I’ve migrated my website. Again.

This time, I decided to implement it using Gutenberg, a static website generator which is written in Rust. I decided it was finally time to stop saying ``I’ll learn Rust'', and just started.

I also revisited Docker and containerized my website, with Caddy as the HTTP/2 server. After using Caddy, I simply don’t want to go back to Apache2 or Nginx for personal projects ever again. Caddy’s configs are minimal and it automatically handles HTTPS certificates using Let’s Encrypt.

Here’s what my Caddyfile for andrewzah.com, andrei.blue, and znc.andrewzah.com looks like:

andrewzah.com, andrei.blue {
  tls your@email.com

  log / stdout {combined}
  errors stderr

  proxy / http://web:1111

znc.andrewzah.com {
  tls your@email.com

  log / stdout {combined}
  errors stderr

  proxy / http://znc:6697

That’s it. Then with Docker, I can use a Caddy proxy per service.

As Gutenberg is a static website generator I have no need for a database. Indeed, I thought it was overkill to run an application and a Postgres instance just for a handful of posts. I much prefer storing my posts through git. The application’s footprint is overall much smaller and I have less dependencies to manage. I want to focus on other programming projects, not so much my website.

2017 in Review

2017 was an exploratory year for me. I looked at Docker a lot more, learned a bit of Clojure, and delved into Rust.


I can’t really say much other than Docker is simply amazing. After I nuked my first VPS setup, I realized how tedious and truly time-consuming manually setting up a server is. It’s ridiculous. Now it takes me about 20-25 minutes to set up a server, and that’s only because I still do a bit manually (like a docker user, ssh keys, etc). In 2018 I plan on studying better provisioning and setup techniques so I can automate it completely.

My docker setup utilizes a script to manage several services, such as this website and my personal ZNC server. Adding a docker service is as simple as getting a premade docker image and making a Caddy proxy:

# compose.yml
version: "3.3"

      context: ${COMPOSE_ROOT}/services/bitlbee/
      dockerfile: Dockerfile-caddy-net
      - type: bind
        source: ${COMPOSE_ROOT}/services/bitlbee/Caddyfile
        target: /etc/Caddyfile
      - type: bind
        source: ${COMPOSE_ROOT}/data/caddy/caddypath-bitlbee/
        target: /var/caddy/
      CADDYPATH: "/var/caddy"
      - "6667:6667"
    restart: always
      context: ${COMPOSE_ROOT}/services/bitlbee
dockerfile: Dockerfile-bitlbee
proxy :6667 bitlbee:6667 {
  host znc.andrewzah.com
  tls your@email.com

So that uses my bitlbee Dockerfile and creates a Caddy proxy in the docker container. You can see all of my services here.


Studying Clojure — and forcing myself to stick with it — truly changed me as a programmer. Shifting from a pure Object Oriented mindset towards Functional Programming is easier said than done, but I cannot state how important it is to at least understand FP. Map, Reduce, and Filter are powerful. Languages like Ruby have implementations of these of course, but it’s tough to force yourself to actually use them.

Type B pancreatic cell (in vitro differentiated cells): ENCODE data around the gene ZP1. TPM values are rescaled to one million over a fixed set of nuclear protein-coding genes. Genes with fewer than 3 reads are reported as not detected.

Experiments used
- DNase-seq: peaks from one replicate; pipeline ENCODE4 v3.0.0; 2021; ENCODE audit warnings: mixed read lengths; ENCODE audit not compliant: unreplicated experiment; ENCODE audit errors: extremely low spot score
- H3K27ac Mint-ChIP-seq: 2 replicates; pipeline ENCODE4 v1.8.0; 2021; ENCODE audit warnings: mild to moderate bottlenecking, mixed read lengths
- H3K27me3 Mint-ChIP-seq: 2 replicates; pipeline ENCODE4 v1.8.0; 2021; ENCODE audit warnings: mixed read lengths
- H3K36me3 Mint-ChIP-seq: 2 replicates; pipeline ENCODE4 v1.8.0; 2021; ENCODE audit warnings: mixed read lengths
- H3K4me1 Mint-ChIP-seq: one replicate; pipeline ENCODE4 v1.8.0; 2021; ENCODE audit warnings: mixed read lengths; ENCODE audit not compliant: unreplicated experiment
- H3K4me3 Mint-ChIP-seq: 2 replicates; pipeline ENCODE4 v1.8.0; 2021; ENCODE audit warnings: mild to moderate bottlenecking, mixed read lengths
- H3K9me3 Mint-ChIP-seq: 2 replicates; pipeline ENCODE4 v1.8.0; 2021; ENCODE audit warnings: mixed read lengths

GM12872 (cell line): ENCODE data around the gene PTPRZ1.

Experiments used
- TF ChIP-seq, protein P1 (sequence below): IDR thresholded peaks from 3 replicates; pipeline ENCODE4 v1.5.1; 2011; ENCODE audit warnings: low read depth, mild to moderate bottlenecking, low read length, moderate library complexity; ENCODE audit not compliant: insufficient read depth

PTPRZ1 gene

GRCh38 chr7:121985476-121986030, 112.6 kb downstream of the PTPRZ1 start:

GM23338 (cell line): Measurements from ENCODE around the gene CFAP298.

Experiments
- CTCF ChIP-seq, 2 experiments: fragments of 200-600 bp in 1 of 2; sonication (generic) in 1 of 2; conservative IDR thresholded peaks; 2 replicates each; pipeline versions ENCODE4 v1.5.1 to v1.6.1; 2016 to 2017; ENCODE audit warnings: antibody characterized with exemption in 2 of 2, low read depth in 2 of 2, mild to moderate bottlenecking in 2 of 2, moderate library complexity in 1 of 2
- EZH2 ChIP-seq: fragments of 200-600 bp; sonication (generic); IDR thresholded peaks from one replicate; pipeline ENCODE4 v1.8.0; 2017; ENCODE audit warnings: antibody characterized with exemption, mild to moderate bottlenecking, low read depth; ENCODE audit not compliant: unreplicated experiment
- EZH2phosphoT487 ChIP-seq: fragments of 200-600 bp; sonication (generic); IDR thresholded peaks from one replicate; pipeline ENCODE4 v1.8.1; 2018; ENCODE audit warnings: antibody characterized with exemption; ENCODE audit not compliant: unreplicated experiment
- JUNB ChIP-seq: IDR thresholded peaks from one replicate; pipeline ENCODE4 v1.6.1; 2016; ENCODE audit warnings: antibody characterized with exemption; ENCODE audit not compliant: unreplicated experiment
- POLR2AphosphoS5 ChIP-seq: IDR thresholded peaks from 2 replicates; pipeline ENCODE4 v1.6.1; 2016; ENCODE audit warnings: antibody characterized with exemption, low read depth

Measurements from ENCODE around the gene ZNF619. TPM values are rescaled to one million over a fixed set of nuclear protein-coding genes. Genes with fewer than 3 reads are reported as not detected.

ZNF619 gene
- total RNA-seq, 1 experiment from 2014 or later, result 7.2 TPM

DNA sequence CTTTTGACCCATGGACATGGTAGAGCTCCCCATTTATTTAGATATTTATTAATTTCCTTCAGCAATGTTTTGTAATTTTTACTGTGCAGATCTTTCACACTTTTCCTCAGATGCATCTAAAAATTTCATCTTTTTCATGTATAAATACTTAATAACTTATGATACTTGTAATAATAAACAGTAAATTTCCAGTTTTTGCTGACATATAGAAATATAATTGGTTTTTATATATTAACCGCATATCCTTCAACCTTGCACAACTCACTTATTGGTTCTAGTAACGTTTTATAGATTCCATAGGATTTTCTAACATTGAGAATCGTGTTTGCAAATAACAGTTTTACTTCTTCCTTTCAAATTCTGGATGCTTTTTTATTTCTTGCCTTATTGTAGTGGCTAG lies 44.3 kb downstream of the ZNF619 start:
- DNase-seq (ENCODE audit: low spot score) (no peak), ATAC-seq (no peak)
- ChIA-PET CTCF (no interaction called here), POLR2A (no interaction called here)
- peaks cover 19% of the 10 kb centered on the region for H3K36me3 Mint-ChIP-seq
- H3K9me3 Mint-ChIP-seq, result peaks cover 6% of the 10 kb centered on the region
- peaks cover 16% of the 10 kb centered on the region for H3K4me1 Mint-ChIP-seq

Likewise with immutability. Coming from a Ruby background, having to program with immutable variables was like learning how to program all over again. It was tough. Yet as I reflect now, I think it’s a much better approach — although mutable variables are still a good choice in certain situations.

Reducers & Transducers

I particularly liked Clojure’s reducers & transducers. Again, it took time to understand, but once I did… it felt absolutely amazing to transform incoming data streams via concise, logical functions. Speaking of functions, it was quite a lot of fun to learn about the various functions Clojure provides, such as zipmap and trampoline.

I really like Clojure. Studying the standard library’s functions felt rewarding. The only thing I didn’t like was its debugging / compiler output. It was not particularly great, coming from a statically typed language like Crystal. I’m still quite new to Clojure, but I think it made some things much more frustrating than it needed to be.


Ah, Rust, what seems like the most talked about language recently. I’ve only been studying a bit since December, but I adore it so far. From everything that I’ve seen, it looks like Rust takes great concepts from various programming styles and paradigms and implements them well. Since Rust is new(er) it can take advantage of concepts like concurrent programming, as well as fix or address past issues in other languages.

What I will say is that Rust’s compiler is phenomenal. It makes error hunting so easy, it’s almost like a joy. Crates.io is also fantastic. Shoutouts to those developers.


What I love so far about rust is its model on Ownership. I still don’t know all that much about Rust, but it’s been a lot of fun reading the Rust Book and O’Reilly’s Programming Rust

My goal in 2018 is to deeply study Rust and explore safe systems programming. Possibly with audio hardware? We’ll just have to see.


I also spent almost 7 months in Korea. More info on that will come, but I truly enjoyed my time there, and I’m making a plan on returning full-time as a programmer.